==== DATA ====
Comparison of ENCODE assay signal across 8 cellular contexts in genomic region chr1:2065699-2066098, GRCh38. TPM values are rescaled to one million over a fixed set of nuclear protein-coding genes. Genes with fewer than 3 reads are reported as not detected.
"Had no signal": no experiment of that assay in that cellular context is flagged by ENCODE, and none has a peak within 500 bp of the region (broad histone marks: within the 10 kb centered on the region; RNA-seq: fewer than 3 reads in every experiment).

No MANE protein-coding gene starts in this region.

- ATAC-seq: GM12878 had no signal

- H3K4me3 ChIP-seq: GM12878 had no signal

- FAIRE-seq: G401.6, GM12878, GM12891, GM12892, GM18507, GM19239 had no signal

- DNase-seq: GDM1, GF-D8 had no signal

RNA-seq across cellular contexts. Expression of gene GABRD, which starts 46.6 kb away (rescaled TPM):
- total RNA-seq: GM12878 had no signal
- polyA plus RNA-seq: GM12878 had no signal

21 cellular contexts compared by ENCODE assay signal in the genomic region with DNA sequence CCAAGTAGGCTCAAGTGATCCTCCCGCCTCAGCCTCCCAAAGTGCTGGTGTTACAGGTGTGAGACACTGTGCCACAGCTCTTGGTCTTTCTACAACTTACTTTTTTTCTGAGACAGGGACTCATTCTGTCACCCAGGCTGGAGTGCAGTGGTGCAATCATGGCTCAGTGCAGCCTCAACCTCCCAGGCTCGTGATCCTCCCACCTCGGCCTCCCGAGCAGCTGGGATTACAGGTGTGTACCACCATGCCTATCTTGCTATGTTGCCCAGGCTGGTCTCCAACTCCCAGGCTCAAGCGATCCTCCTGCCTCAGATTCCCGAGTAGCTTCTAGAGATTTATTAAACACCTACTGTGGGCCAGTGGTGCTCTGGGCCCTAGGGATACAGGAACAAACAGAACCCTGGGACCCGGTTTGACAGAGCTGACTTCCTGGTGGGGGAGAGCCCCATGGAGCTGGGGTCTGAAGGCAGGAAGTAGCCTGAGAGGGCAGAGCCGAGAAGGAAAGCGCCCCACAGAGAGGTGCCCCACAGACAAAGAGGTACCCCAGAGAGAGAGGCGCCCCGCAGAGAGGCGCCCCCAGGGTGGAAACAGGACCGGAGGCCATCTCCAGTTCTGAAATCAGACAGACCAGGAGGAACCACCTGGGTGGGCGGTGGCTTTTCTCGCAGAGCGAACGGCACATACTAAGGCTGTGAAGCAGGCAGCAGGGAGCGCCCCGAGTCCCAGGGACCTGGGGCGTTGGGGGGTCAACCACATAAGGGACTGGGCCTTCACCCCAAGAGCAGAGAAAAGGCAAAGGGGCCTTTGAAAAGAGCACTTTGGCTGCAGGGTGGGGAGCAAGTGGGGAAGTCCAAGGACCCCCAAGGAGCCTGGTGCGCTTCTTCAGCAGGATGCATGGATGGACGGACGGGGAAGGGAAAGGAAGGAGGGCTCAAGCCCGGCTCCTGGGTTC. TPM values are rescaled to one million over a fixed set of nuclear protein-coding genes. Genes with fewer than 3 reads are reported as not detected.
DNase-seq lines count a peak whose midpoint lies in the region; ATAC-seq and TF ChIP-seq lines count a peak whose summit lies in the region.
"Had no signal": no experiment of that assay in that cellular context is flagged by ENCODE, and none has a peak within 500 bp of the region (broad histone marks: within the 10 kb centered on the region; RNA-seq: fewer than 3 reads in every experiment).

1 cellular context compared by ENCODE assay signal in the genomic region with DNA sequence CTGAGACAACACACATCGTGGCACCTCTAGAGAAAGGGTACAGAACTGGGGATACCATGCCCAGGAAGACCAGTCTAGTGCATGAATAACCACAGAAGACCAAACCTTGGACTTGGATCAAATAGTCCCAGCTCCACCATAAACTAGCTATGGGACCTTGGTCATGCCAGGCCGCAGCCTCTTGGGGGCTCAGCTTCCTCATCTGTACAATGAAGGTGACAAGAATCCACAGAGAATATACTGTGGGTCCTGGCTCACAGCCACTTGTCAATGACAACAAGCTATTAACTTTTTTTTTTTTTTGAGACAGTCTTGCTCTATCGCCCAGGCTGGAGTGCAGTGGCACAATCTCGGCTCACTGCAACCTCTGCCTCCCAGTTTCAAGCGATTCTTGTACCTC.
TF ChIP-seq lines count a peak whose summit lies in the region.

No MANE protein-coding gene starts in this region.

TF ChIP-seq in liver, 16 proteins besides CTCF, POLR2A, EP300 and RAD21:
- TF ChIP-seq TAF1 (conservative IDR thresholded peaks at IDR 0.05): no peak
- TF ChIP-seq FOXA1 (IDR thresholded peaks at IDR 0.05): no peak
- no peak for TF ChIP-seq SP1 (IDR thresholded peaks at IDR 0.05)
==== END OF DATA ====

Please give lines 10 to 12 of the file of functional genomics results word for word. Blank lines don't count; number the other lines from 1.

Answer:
- polyA plus RNA-seq: GM12878 had no signal

21 cellular contexts compared by ENCODE assay signal in the genomic region with DNA sequence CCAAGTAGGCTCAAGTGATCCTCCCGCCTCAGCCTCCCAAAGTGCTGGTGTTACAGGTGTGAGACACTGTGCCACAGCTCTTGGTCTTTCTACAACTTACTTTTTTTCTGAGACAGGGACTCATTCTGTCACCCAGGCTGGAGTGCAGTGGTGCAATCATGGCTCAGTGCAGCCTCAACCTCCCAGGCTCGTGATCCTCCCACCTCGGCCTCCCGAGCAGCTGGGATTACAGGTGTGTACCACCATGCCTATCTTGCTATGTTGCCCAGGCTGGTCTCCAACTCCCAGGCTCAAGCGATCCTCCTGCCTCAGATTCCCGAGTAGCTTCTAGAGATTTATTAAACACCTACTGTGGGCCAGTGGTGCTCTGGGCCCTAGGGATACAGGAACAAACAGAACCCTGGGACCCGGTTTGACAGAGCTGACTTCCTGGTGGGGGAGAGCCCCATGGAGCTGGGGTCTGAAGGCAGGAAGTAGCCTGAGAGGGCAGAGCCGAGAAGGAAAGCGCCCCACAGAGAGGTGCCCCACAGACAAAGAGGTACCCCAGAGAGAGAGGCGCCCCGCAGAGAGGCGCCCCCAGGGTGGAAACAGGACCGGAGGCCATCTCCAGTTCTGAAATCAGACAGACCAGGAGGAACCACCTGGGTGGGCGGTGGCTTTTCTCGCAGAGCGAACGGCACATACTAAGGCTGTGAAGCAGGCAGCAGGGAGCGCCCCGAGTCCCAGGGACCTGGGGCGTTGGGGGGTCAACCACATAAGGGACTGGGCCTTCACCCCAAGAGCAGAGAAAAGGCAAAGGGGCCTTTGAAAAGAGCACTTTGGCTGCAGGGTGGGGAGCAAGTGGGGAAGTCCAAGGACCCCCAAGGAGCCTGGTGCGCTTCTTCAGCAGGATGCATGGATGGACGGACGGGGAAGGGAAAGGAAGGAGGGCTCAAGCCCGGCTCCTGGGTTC. TPM values are rescaled to one million over a fixed set of nuclear protein-coding genes. Genes with fewer than 3 reads are reported as not detected.
DNase-seq lines count a peak whose midpoint lies in the region; ATAC-seq and TF ChIP-seq lines count a peak whose summit lies in the region.